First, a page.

• Very Far North

    Things have gone seriously off the rails. John Joanino’s decision that the vote should be secret only poured gasoline on the fire. The only idea worse than bringing this resolution is to make the vote secret so that the elected leaders of USAC aren’t accountable for their vote.

    We need a USAC that focuses on real student needs rather than a pretend foreign policy. That’s going to require some serious changes of leadership, since it’s clear the current leadership just doesn’t want to hear that.

    • fdfasfd

      Well, it’s pretty obvious who supports divestment: John, Lizzy, Jessica T, Maryssa, and Savannah. The rest oppose.

      • Very Far North

        “Pretty obvious” just isn’t good enough. Almost by definition, elected bodies don’t conduct secret ballots unless they’re engaged in subterfuge. The decision to hold a secret vote is reprehensible and disgusting, and a giant middle finger to every Bruin on either side of this issue. John Joanino should be ashamed of himself, and should resign his office so someone of character, someone with the courage of his or her convictions, can lead USAC.

  • lost_nacf_gop

    The saddest thing about this description of the “functioning” of Student government is – to this loyal alumnus at least (’82) – that those serving in a public setting like this – many no doubt for their first time – are already emulating the worst of the worst in our state and federal legislative bodies – debating things over which they have no control, authority or influence, while the controllable issues – those which they can and should address, continue to suffer neglect.

  • sueboo

    According to LA Times, these student “advisory resolutions have no power over UC finances. The UC regents and other administrators have said they have no intention of any divestments focused on Israel.”,0,2201815.story#ixzz2uVDab1nM,0,2201815.story#axzz2uVAjqO9P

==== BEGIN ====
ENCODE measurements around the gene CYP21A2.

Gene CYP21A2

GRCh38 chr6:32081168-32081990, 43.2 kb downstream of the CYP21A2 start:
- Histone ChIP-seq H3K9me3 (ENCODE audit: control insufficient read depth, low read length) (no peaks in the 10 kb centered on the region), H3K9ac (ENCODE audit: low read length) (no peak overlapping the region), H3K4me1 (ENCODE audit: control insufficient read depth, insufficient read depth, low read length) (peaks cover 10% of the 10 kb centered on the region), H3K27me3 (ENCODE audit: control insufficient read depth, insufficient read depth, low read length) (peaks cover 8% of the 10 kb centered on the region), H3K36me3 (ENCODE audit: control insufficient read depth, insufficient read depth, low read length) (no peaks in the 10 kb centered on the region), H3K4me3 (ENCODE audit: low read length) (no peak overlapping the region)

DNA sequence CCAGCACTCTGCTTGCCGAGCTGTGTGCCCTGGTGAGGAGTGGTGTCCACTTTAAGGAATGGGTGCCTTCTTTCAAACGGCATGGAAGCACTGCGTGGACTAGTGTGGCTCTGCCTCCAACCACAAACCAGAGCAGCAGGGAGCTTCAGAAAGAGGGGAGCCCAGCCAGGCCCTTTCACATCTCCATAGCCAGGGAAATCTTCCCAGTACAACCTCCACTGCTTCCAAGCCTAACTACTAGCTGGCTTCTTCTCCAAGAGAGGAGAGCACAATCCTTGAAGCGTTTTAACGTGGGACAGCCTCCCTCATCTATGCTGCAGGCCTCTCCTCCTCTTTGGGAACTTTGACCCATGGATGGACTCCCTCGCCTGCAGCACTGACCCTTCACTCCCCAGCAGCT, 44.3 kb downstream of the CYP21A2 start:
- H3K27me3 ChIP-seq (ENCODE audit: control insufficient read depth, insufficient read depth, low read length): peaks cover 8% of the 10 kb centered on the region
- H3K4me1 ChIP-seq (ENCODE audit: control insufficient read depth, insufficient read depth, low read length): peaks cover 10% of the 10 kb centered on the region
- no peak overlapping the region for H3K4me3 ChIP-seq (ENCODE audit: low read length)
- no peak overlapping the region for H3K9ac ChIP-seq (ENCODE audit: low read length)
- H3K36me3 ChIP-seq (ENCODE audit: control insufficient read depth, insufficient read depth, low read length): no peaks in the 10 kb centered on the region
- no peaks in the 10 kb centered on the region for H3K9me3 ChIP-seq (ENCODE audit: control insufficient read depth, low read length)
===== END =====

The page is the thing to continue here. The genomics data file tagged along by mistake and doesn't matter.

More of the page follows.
• Duncan London

    Outstanding, this was an act of courage, clarity and rationality, I’m amazed that it happened on a college campus. Evan, If I ever run into you I’de be happy to buy you a beer.

    • Very Far North

      Me too. Your money’s no good anywhere I’m drinking, Evan.

  • mstafa22

    HURTS ISRAELI community? Why? It is a WAKE UP CALL


  • anonish


    lizzy has already given you sufficient response through her own channels, but i’d simply ask on that you do not need to tokenize the struggles of mentally ill students on your campus in favour of your own public displays of being above it all and pointing out what you perceive to be the failures of people whose priorities don’t match your list of priorities that aren’t your actual priorities. lizzy naameh has done more for the mental health of a wide variety of alienated and disenfranchised people at ucla than you can currently imagine, and i fear that may be because you fail to imagine what it feels like to be invested in the devastation of a people, let alone your own people.